Novartis' pipeline also currently has more than a dozen experimental oncology drugs in mid- or late-stage studies, meaning multiple new catalysts and life-improving cancer drugs could be right around the corner.
No. 2: Amgen (NASDAQ:AMGN): $11.9 billion in total oncology drug sales
Surprised by Amgen's ranking? Don't be, as the company has a long history of supportive cancer care therapies. Neulasta (known as Neupogen overseas), is a roughly $6 billion per year drug designed to stimulate white blood cell growth for patients currently undergoing chemotherapy. Aranesp is responsible for another $2 billion in annual sales and helps treat anemia in patients undergoing chemotherapy and in kidney failure. And of course, we can't forget multiple myeloma drug Kyprolis, which was acquired when Amgen purchased Onyx Pharmaceuticals for a cool $10.4 billion.
Looking ahead, Amgen has a healthy lineup of new cancer drug hopefuls. Its immunotherapy product talimogene laherparepvec, or T-Vec, would appear to me to have a better than 50-50 shot at approval in the U.S. and abroad as a treatment for metastatic melanoma. T-Vec could also demonstrate plenty of other applications as a combo therapy beyond just skin cancer.
Amgen is also trying to push Kyprolis into a second-line indication for multiple myeloma. The drug currently is approved for third-line or above, and mixed data between its ASPIRE and FOCUS studies doesn't indicate which way U.S. and EU regulators will rule, either. Either way, expect Amgen to remain a key oncology player for the time being.
No. 1: Roche (OTC:RHHBY): $25.4 billion in total oncology drug sales
Sitting atop the list of annual cancer drug sales is Swiss-based Roche, which generated more than one quarter of all oncology drug sales in 2013 by itself! But, should we really be surprised with Roche currently possessing a clinical pipeline that's more than 100 trials deep, of which around 60 of those studies are for cancer indications? I'm not shocked one bit!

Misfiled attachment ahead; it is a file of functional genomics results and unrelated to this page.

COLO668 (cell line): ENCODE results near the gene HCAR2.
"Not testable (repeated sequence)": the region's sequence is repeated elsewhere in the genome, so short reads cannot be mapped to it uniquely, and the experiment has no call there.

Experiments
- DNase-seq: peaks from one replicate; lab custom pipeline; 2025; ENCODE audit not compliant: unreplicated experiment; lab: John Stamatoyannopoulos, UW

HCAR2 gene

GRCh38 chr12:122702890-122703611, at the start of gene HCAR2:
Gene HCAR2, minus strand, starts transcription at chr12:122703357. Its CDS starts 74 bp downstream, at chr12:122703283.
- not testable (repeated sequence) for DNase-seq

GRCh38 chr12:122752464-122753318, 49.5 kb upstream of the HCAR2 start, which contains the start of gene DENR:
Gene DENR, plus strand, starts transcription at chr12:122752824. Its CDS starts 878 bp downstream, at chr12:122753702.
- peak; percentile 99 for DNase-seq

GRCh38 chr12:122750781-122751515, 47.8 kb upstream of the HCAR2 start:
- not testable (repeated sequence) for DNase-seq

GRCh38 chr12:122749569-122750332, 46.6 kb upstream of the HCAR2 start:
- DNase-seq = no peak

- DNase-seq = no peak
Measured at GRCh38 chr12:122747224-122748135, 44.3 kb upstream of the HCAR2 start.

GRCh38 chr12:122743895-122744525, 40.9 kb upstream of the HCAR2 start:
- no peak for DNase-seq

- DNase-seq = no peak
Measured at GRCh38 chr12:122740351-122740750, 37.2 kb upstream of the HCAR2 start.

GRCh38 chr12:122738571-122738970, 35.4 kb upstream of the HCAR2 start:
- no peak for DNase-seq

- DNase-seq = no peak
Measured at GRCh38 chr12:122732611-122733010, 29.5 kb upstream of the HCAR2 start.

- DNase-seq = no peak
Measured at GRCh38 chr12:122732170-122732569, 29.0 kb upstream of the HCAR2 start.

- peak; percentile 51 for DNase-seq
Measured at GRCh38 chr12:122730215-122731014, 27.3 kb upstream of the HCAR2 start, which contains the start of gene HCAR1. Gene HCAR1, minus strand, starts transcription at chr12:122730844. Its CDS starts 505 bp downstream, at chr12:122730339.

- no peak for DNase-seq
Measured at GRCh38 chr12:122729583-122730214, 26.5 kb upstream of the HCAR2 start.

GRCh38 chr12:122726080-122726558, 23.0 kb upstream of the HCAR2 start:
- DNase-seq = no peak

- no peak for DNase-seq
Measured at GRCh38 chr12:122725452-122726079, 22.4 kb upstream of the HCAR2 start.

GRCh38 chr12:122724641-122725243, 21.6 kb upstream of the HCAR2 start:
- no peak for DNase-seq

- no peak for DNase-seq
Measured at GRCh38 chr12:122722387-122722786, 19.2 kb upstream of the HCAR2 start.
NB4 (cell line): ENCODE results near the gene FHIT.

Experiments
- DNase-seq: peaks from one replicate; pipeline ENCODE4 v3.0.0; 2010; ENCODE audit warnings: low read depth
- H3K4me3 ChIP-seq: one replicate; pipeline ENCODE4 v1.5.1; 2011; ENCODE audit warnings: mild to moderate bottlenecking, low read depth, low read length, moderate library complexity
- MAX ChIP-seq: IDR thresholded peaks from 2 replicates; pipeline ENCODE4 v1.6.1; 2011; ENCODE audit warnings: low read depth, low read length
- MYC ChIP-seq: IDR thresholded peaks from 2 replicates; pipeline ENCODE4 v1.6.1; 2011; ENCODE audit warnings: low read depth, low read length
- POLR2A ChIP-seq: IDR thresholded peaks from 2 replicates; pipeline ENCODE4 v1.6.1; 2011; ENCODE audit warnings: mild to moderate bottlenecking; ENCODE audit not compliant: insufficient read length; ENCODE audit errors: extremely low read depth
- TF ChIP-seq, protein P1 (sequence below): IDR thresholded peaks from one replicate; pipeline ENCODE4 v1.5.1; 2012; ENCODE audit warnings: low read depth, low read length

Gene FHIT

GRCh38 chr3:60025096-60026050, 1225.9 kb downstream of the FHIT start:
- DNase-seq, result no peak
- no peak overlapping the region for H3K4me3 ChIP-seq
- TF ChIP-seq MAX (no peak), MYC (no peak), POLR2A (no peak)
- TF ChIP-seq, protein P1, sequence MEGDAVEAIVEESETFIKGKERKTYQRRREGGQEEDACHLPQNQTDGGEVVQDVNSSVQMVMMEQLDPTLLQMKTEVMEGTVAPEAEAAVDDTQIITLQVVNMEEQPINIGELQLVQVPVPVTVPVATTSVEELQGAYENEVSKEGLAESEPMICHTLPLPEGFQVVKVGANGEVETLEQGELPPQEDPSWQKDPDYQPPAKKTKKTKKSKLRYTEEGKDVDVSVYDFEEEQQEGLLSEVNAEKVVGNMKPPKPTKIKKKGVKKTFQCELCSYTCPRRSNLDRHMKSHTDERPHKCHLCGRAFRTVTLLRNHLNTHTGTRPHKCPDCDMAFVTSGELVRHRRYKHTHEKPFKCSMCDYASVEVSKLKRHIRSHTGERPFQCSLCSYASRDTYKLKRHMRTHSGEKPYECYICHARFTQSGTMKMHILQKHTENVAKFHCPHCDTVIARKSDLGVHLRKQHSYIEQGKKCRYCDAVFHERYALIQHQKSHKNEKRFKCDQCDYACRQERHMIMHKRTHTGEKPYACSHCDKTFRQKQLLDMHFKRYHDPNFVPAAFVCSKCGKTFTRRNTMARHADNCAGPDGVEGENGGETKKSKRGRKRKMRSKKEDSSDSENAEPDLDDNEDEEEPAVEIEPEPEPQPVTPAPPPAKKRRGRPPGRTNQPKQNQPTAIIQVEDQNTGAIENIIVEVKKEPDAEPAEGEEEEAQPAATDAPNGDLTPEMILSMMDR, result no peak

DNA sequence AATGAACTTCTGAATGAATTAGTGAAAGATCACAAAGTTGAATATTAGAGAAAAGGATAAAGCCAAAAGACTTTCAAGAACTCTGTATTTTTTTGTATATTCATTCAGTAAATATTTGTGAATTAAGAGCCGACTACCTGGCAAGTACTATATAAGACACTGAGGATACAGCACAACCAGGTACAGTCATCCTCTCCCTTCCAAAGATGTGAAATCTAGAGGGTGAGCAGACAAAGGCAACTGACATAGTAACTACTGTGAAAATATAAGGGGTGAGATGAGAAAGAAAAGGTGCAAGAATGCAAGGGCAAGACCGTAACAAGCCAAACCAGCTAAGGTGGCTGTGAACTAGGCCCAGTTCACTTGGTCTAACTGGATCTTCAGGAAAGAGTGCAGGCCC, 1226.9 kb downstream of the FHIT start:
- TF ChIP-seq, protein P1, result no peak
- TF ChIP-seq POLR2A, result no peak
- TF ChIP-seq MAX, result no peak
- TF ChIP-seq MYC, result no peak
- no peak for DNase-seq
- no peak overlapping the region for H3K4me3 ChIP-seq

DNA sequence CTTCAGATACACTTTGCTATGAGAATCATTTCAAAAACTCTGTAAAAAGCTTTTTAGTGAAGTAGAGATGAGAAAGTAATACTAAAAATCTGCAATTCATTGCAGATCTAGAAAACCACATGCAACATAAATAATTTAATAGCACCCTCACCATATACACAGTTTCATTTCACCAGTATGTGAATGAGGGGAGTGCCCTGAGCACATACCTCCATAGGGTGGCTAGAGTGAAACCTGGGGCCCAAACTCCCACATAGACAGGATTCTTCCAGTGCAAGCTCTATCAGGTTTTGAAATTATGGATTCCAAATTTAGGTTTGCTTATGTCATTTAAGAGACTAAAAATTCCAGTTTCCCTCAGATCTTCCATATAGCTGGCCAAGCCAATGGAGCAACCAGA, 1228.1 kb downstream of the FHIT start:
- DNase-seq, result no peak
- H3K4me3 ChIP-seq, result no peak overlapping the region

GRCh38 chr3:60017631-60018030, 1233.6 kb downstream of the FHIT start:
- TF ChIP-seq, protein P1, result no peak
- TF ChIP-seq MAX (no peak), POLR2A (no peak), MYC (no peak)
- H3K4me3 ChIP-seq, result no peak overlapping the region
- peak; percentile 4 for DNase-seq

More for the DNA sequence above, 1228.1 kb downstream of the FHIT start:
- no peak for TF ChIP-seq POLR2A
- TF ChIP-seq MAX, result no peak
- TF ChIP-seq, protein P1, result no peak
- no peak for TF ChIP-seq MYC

In 2013, four of Roche's top-five selling pharmaceutical products were geared at fighting cancer and improving lives. These include MabThera/Rituxan for non-Hodgkin's lymphoma ($8.1 billion), Avastin, which can be used for colorectal, breast, kidney, lung, and a host of other cancer types ($7.3 billion), Herceptin, a commonly-used therapy to treat HER2-positive breast cancer ($7.1 billion), and Xeloda for colorectal, colon, or breast cancer ($1.8 billion). Note that my own currency-translated figures may add up to a bit more than PMLiVE report's data, which tried to remove currency fluctuations from their calculations.
Roche has made it its focus to develop new and innovative cancer drugs, as well as expand the possible label indications for its existing drugs. For example, Perjeta is an extremely intriguing new cancer compound for HER2-positive breast cancer patients. When combined with Herceptin and docetaxel in the CLEOPATRA trial for advanced HER2-positive breast cancer patients, it led to a median overall survival of 56.5 months. This was nearly a 16-month improvement relative to the group that didn't receive Perjeta, and it's the longest reported period of median overall survival in any advanced cancer study -- ever!
Long story short, Roche is an absolute powerhouse when it comes to cancer drug innovation, and that could be good news for investors, and great news for those unfortunate enough to be afflicted by cancer.